How Do I Manage the Side Effects of Cervical Cancer Treatment?

Different types of cervical cancer treatment can produce different side effects. For instance, chemotherapy can damage cells in the hair follicles and stomach, leading to hair loss and nausea, while radiation therapy can damage cells in the vagina, leading to vaginal pain and dryness.

That said, every patient’s experience is different. Some women experience very few side effects during cervical cancer treatment, while others face more substantial complications. To make the process as comfortable as possible, it’s helpful to work with a supportive care provider who can help manage any side effects that might develop.

Managing the side effects of chemotherapy

The most common side effects of chemotherapy include:

  • Nausea
  • Hair loss
  • Fatigue
  • Appetite loss
  • Mouth sores
  • An increased likelihood of bruising and infection

Anti-nausea medications are commonly used to help prevent vomiting during cervical cancer treatment. Steroids can be used to address a loss of appetite and blood transfusions can be used to reduce the likelihood of infection and bleeding. Over-the-counter oral medications can also make mouth sores less painful.

Managing the side effects of radiation therapy

The most common side effects of radiation therapy are:

  • Diarrhea
  • Skin irritation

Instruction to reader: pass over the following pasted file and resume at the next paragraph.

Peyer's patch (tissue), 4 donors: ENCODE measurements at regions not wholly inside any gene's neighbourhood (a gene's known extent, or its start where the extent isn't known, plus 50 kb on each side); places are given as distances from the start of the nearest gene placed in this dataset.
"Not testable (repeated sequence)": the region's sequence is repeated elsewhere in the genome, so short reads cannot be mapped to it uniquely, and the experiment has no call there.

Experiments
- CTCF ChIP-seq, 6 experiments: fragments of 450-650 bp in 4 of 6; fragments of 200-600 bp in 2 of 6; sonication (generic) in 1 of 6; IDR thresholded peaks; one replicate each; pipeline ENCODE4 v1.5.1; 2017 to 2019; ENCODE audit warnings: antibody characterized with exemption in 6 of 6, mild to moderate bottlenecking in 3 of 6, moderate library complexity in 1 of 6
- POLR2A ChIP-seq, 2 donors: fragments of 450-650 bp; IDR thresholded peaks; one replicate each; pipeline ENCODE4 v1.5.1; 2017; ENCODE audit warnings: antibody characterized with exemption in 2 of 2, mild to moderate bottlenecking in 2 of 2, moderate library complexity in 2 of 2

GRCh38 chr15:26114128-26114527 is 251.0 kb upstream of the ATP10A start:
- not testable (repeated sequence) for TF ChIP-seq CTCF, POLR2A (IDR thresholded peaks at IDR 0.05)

• Nausea
  • Fatigue
  • An increased need to urinate
  • Vaginal pain
  • Irregular menstruation or early menopause
  • An increased likelihood of bruising and infection

As is the case with chemotherapy, many of the side effects of radiation therapy can be managed through medications. Patients may also be instructed to wear loose, nonrestrictive clothing and use medicated lotions to help alleviate skin irritation. Vaginal pain usually goes away a few weeks after treatment is complete, but patients can use lubricants and temporarily avoid intercourse until the discomfort subsides.

Managing the side effects of surgery

After surgery for cervical cancer, some women experience pain, cramping and difficult urination and bowel movements. Medications can be provided for the pain and cramping, and a catheter may be used to drain the bladder for a few days after surgery. Patients will also need to limit their activities for several weeks to allow for full healing at the surgical site.

If a patient’s uterus is removed along with her cervix, she will no longer have menstrual periods or be able to become pregnant. However, there are several fertility-preserving surgeries that may be appropriate, as well as several other options for women who would like to have children after treatment.

At Moffitt Cancer Center, women who are preparing to have cervical cancer treatment not only have access to highly experienced gynecological oncologists, but also to supportive care providers and reproductive specialists. This collaborative team helps each patient make the best decisions for her and her family’s unique needs. To request a visit with Moffitt’s gynecological clinic, call 1-888-663-3488 or submit a new patient registration form online. No referral is required.